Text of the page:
As the UK drifts ever closer to becoming an ambulance chasing society, it looks as though unlimited liability is on its way out. Christopher McKevitt reports
Britain is drifting dangerously close to becoming an `ambulance chasing' society where the insurance industry operates in a climate akin to that of the US or Ireland. Insurance experts say the days of unlimited liability look to be numbered if, in the next five years, the industry is to have any hope of maintaining its obligations to society.
"Where the US and the Republic of Ireland have led, the UK is in serious danger of following," says Allianz Cornhill divisional claims manager Roy Hebburn.
"There is a rapidly increasing claims and compensation culture in the UK, fed by recent reform in legal costs financing and the growth in the claims farming industry."
At AXA, Graham Plumb, manager of the large loss unit in AXA Insurance's corporate claims department, is more graphic: "You only have to stand in the main street of any town and see people selling accident management services."
Plumb says minor claims for whiplash and post-traumatic stress (PTSD) are very high, while the public liability account is seeing large increases in slips and trips.
"The average cost of claims has certainly gone up," he says.
"While damages at the lower end may not have gone up much, the costs associated with the claims have gone up a lot."
Allianz's Roy Hebburn agrees: "Stress and PTSD are now commonplace. That was not so five years ago. We recently had an employers' liability (EL) matter for a claimant approaching his 87th birthday involving pleural plaques (scarring of the sac surrounding the lungs associated with aging, though potentially attributable to an underlying cause).
"Such a case would have been unheard of in the recent past."
Paul Mahon, a senior figure within consultant firm PricewaterhouseCoopers' (PWC) insurance division, says that in addition to an increased willingness to sue, there are two key reasons for the drastic increase in claims costs.
The first is the reduction in the Ogden discount rate last year from 3% to 2.5% and which is thought to have cost the insurance industry several hundred million pounds already.
Second, he points to the increased use of conditional fee arrangements (CFAs) which appears to have raised claimant's costs significantly, post-Woolf.
Even the Law Lords, in dismissing Norwich Union's appeal in Callery v Gray, related their unease with the law in its current state, the risks of abuse and how small claims costs are getting out of hand.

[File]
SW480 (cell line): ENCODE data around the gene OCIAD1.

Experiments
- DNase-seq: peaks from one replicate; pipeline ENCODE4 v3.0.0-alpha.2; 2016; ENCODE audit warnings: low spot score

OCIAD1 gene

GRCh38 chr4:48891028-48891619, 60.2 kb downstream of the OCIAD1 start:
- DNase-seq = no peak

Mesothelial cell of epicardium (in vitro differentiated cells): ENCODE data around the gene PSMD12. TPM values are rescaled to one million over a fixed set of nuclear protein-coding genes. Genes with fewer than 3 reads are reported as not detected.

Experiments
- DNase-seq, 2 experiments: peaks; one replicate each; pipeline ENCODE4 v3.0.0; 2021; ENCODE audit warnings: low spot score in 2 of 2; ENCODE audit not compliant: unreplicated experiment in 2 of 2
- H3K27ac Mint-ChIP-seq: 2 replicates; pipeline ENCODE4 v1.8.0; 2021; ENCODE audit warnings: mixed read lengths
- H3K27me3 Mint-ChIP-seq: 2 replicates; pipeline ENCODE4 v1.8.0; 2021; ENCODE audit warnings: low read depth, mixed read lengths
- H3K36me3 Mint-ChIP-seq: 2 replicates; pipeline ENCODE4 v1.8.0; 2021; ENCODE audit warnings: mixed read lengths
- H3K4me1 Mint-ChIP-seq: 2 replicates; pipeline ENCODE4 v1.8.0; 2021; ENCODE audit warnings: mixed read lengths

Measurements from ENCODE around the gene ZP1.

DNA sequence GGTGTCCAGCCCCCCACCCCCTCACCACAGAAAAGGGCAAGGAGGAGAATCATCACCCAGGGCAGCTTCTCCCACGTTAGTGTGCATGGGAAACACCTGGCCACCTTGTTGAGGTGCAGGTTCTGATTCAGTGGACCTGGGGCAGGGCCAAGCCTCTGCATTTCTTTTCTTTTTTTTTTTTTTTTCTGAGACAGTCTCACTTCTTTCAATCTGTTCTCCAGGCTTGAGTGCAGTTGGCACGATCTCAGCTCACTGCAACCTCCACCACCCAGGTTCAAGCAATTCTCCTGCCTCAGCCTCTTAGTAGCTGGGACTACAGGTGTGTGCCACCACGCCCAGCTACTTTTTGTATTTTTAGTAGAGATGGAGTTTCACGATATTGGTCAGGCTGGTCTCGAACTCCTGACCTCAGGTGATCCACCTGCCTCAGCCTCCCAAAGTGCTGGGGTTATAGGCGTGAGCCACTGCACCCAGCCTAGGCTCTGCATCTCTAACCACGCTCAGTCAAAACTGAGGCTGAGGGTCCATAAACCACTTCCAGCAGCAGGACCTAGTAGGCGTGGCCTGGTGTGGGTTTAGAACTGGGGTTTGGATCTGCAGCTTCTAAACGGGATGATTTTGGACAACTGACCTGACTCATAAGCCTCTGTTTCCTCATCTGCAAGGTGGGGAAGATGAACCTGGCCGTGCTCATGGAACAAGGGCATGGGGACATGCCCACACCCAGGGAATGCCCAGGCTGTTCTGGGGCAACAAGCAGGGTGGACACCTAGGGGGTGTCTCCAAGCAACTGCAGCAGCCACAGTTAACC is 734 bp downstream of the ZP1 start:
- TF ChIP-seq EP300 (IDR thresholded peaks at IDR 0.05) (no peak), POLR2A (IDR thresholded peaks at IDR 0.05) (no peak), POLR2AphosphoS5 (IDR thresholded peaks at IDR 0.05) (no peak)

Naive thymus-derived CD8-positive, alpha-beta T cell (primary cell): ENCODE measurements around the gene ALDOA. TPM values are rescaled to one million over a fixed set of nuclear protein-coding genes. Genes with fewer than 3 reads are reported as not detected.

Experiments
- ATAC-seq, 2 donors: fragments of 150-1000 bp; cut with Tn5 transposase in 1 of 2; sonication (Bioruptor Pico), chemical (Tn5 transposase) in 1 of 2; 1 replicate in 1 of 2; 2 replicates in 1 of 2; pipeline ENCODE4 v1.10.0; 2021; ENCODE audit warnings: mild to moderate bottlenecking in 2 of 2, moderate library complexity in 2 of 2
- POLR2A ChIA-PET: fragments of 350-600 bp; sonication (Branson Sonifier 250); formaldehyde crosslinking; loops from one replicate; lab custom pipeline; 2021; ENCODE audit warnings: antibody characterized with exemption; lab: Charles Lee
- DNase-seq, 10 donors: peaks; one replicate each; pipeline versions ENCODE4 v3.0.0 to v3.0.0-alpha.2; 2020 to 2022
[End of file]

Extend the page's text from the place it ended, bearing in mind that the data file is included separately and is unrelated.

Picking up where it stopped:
One issue stands out. The debate about claims and claims inflation is overly reliant on anecdotal evidence, unsupported by hard figures. And without good figures it would seem a very difficult task to convince government of the need for legislative change.
Tim Wallis, senior partner at Crutes and president of the Forum of Insurance Lawyers (Foil), says the industry does not have good enough statistics to put into the marketplace.
He says insurance companies need to spend more on data capture within their claims departments, and then put aside their competitive instincts to share that information on a common platform.
"You get data capture in the life office and in the sales office, but can the claims department have a steam-driven calculator? You're an overhead boys."
One likelihood is an assault to limit liability on insurance policies as in the US. It's an area AXA has examined and Graham Plumb concludes: "It might be necessary to cap liability on injury claims for all policies."
Wallis also feels the idea of unlimited liability will come under pressure for review. "I now believe the future of unlimited liability is on the agenda of most people with knowledge of the insurance market, mapping out an agenda for the next five years."
Mahon says many insurers are looking to reduce claims leakage and move towards best in class claims handling, which they believe could result in savings of up to 20%.
ABI spokesman Malcolm Tarling says a number of initiatives will be forthcoming in relation to the key area of EL. One idea likely to be discussed is the idea of treating work-related accident and occupational disease as two distinct areas, with some emphasis on self-insurance for employees to help reduce EL premium costs.
But achieving real savings will require insurance professionals and legal professionals to find a common ground.
But that's a whole new ballgame.